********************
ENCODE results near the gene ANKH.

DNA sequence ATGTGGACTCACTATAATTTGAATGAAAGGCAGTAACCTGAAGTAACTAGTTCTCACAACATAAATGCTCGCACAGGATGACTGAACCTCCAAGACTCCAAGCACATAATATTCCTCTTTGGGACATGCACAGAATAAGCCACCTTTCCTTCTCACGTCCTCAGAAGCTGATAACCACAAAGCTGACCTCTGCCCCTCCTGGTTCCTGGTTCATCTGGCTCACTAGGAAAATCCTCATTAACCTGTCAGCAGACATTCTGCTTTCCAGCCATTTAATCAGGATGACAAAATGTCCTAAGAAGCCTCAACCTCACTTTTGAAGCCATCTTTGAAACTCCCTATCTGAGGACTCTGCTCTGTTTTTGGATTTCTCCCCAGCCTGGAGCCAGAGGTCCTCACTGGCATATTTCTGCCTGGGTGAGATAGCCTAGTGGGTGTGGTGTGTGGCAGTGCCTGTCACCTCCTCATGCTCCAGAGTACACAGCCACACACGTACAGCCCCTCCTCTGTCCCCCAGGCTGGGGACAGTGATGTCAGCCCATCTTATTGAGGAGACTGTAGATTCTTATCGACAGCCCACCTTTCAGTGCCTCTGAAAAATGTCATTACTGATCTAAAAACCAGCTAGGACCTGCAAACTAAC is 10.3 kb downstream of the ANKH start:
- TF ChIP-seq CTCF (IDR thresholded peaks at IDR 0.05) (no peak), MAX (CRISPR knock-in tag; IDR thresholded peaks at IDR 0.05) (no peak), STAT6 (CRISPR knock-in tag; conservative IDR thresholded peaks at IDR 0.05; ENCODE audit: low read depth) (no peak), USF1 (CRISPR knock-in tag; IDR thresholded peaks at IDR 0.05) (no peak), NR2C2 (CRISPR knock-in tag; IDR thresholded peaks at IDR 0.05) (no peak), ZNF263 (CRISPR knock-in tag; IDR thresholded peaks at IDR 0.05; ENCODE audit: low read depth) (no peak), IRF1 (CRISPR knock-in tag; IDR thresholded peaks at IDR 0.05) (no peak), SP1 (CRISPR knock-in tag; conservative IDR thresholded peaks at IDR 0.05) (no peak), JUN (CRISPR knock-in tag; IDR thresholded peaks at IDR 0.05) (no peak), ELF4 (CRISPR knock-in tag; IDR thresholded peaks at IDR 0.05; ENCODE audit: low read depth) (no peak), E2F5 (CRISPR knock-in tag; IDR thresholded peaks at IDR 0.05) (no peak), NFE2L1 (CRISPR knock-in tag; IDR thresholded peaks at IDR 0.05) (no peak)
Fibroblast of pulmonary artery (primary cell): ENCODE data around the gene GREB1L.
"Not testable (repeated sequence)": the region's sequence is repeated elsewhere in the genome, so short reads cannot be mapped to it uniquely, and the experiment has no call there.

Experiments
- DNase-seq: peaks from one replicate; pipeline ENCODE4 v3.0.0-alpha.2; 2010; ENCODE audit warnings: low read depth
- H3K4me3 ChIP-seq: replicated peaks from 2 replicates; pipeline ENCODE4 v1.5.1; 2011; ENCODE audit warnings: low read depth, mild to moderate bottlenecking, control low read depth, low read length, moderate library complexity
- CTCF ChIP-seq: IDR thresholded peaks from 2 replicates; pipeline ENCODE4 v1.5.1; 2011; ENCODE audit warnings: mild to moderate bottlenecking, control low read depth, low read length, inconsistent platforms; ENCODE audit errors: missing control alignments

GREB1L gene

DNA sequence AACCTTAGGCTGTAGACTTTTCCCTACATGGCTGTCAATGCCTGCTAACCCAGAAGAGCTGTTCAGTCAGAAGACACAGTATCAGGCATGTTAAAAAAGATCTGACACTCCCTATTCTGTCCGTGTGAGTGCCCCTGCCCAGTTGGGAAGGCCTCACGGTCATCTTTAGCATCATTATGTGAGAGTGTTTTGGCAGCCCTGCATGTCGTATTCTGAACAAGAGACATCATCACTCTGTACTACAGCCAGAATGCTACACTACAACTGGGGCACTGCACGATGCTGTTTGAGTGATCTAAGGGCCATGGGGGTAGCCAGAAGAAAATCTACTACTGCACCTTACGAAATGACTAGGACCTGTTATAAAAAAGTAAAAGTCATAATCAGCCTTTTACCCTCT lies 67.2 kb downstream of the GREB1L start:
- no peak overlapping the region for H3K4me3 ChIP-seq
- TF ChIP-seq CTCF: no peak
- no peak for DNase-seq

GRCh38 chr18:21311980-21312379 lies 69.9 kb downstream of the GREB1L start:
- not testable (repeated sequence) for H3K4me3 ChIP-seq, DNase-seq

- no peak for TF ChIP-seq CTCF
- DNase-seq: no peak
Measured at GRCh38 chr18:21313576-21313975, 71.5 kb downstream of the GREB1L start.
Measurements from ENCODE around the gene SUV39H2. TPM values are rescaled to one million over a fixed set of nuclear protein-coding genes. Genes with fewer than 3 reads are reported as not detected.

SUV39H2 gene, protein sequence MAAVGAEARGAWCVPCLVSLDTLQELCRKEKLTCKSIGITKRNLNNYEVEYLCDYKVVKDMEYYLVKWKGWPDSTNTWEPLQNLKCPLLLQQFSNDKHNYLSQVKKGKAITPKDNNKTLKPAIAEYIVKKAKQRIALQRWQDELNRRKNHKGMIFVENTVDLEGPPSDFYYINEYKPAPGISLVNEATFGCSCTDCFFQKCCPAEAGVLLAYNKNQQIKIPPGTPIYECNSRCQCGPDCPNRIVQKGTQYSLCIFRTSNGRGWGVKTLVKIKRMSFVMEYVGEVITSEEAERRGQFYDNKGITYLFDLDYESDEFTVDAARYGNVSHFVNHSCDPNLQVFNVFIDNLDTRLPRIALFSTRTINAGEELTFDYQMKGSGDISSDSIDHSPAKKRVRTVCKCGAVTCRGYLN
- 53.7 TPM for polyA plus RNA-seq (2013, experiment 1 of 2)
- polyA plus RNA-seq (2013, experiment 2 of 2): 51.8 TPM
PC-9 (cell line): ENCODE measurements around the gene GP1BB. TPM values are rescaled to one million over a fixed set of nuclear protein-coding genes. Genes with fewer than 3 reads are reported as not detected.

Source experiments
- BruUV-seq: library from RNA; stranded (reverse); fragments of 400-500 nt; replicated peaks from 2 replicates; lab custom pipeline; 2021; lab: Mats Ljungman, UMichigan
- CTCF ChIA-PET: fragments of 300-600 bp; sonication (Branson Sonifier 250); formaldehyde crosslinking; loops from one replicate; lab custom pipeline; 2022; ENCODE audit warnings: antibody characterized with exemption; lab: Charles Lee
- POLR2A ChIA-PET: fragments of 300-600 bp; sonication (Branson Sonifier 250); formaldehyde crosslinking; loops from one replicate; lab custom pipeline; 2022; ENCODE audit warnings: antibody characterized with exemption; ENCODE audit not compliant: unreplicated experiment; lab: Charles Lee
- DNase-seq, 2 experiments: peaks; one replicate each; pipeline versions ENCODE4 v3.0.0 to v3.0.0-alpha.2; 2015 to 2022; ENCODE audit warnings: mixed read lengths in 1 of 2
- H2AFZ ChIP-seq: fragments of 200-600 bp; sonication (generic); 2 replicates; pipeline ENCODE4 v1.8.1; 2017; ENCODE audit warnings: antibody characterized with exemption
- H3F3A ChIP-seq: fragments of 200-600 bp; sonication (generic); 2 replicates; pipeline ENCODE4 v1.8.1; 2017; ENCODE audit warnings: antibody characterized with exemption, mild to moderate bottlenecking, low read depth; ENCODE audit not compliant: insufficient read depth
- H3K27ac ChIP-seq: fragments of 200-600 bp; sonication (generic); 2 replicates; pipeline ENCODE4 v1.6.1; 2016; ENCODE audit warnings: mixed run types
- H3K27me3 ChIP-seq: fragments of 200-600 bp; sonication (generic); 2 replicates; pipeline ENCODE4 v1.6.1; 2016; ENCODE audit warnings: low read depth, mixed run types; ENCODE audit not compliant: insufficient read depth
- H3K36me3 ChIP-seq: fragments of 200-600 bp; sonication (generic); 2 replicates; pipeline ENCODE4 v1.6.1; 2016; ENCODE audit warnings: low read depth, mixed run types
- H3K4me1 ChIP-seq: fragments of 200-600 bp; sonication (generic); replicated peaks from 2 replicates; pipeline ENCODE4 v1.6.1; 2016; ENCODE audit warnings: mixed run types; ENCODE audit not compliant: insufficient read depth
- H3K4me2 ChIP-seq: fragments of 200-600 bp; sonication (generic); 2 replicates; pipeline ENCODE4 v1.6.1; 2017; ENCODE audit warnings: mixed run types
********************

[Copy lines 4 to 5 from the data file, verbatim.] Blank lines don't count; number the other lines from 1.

Fibroblast of pulmonary artery (primary cell): ENCODE data around the gene GREB1L.
"Not testable (repeated sequence)": the region's sequence is repeated elsewhere in the genome, so short reads cannot be mapped to it uniquely, and the experiment has no call there.